By: The Quinnipiac University Economics Research Team, Jack French
Massive interest rate movement in Slovakia distorts the graph for the remaining Central European countries here. The rate in Slovakia not only fell but turned negative. Czech’s rate fell nowhere near as much as Slovakia’s but still showed substantial movement. Hungary’s rate ticked up slightly. The interest rates in Poland and Romania were largely unchanged. Poland’s rate ended the two weeks very slightly higher while Romania’s was a little lower. Though it’s not a huge increase, climbing interest rates in Hungary is a bit of a surprise in the context of the other CEE countries and the current economic conditions.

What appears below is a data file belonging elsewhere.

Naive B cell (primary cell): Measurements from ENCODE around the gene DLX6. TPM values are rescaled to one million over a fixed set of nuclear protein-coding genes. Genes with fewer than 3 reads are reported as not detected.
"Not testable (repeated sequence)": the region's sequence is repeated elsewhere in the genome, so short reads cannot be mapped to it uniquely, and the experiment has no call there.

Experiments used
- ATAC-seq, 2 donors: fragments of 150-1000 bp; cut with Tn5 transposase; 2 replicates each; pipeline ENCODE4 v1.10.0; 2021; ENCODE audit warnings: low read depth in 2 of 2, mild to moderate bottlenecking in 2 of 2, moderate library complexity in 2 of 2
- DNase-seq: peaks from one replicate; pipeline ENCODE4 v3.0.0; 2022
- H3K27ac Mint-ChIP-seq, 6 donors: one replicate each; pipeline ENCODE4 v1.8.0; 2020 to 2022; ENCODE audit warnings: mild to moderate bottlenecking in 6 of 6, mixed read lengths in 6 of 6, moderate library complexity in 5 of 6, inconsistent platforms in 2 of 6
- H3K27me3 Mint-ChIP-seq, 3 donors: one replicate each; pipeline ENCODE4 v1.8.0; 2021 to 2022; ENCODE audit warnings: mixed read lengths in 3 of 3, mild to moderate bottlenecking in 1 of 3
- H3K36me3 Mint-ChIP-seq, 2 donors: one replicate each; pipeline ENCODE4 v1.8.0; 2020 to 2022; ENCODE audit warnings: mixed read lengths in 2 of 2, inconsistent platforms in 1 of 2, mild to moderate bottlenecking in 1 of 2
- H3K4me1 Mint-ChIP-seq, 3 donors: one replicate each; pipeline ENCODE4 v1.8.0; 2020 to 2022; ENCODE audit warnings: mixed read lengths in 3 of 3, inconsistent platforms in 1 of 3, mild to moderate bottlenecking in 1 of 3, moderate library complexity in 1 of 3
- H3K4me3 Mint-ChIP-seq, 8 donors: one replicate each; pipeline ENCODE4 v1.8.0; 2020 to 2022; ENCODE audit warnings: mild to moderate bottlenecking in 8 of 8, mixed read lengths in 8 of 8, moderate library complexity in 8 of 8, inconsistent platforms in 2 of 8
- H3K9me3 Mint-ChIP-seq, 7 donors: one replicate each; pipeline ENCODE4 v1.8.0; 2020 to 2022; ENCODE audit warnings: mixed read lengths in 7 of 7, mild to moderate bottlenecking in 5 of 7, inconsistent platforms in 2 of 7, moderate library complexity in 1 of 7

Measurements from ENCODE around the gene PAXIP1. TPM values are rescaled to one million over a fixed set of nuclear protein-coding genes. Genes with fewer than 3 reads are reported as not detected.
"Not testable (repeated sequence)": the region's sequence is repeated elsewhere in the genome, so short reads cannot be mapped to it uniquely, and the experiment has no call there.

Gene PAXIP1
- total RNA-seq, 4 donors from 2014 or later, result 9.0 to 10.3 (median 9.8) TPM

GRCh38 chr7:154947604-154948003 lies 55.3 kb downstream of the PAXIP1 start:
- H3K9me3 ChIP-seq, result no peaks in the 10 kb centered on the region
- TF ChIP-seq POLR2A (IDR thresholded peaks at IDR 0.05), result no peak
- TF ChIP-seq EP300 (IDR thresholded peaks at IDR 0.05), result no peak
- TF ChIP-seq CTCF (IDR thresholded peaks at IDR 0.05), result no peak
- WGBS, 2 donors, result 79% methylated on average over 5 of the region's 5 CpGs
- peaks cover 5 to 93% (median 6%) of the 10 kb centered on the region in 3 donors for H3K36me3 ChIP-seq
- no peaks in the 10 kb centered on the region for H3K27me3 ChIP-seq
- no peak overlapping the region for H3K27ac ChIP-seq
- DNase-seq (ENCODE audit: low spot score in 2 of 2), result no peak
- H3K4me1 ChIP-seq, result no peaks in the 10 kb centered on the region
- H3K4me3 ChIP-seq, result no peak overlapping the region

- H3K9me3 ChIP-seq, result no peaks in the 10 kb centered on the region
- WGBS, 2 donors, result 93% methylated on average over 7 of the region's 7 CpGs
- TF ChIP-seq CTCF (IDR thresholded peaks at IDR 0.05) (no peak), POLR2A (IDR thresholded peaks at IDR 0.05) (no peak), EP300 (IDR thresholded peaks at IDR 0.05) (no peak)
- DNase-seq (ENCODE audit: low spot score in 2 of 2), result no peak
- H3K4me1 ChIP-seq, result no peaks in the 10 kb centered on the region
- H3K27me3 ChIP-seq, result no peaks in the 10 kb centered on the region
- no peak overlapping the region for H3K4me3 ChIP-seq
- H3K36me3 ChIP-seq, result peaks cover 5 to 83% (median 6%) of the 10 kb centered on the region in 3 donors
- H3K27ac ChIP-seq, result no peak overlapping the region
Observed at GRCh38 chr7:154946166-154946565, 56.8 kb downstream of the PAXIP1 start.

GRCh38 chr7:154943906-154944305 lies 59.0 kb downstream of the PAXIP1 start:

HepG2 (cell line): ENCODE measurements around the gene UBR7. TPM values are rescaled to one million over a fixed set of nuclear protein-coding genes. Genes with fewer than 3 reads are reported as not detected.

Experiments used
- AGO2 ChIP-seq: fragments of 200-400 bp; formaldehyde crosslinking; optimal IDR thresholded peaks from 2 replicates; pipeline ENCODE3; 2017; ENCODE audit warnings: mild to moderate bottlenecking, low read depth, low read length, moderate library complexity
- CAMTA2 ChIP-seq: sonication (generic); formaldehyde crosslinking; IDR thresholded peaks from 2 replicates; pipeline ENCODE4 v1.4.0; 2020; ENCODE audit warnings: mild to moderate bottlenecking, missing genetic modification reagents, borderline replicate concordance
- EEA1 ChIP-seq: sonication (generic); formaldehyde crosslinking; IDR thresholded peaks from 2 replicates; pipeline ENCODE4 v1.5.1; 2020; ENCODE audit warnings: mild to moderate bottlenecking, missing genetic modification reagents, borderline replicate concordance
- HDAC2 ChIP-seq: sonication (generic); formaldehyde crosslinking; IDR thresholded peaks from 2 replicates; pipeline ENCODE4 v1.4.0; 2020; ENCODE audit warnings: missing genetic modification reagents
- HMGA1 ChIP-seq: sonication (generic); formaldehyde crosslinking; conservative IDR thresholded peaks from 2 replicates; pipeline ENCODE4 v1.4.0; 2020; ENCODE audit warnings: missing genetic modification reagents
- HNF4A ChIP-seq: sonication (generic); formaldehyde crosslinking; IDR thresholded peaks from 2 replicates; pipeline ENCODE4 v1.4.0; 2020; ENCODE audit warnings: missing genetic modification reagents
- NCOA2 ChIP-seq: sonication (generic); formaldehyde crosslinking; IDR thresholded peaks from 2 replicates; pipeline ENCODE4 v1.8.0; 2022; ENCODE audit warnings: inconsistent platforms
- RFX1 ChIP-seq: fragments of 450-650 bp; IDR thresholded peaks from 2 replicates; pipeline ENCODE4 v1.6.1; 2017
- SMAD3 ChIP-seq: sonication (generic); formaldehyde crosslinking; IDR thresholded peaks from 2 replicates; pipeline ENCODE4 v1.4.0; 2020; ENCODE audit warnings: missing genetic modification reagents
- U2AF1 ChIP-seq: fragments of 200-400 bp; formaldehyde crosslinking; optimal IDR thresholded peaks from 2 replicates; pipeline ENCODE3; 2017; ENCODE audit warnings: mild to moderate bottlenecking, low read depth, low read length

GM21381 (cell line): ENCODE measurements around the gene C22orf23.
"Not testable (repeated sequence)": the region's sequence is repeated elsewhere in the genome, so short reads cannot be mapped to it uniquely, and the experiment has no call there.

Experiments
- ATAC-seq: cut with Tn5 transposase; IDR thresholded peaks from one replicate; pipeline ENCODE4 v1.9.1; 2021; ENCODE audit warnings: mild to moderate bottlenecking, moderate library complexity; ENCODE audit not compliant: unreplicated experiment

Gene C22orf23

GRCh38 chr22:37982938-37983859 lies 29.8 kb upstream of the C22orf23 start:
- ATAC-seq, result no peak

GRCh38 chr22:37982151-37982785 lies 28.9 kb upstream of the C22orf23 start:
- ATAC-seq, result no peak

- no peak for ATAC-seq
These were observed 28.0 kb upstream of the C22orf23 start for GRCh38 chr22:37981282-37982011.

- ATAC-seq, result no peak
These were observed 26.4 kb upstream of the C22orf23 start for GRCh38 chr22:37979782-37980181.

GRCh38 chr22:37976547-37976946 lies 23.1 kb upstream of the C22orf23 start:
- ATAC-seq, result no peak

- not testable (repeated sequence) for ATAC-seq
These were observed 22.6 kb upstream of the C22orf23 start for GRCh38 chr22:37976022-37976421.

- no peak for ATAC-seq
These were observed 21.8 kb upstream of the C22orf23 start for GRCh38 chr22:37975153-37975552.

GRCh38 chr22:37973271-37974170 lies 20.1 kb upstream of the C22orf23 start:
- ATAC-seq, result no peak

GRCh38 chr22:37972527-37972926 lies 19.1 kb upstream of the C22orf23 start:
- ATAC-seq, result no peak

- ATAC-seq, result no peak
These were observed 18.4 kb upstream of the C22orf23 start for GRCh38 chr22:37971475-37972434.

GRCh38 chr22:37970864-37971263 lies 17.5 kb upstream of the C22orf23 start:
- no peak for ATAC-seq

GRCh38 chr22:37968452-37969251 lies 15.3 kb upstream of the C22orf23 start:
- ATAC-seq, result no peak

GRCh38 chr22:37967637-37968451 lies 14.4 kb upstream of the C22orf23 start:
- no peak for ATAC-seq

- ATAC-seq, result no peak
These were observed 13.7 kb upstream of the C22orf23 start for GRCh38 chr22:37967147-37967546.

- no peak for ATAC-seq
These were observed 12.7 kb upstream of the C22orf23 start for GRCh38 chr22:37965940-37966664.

Slovakia’s tumbling interest rate turned negative and ended more than one standard deviation its three month average. Czech and Romania are also currently more than one standard deviation below their respective rolling averages. Romania’s interest rate fell by a whole percentage point on June 18th but went back to four the following day. Czech’s was flat until around June 18th when it entered a downtrend. Poland is hovering within its historical range but on the low end of it. Hungary is the exception currently as it is the only country whose interest rate is above its three month average. Interest rates are mostly staying low in Central Europe so Hungary may prove to be an outlier destined for a future cut or a signal that other countries could expect to see a rate hike soon.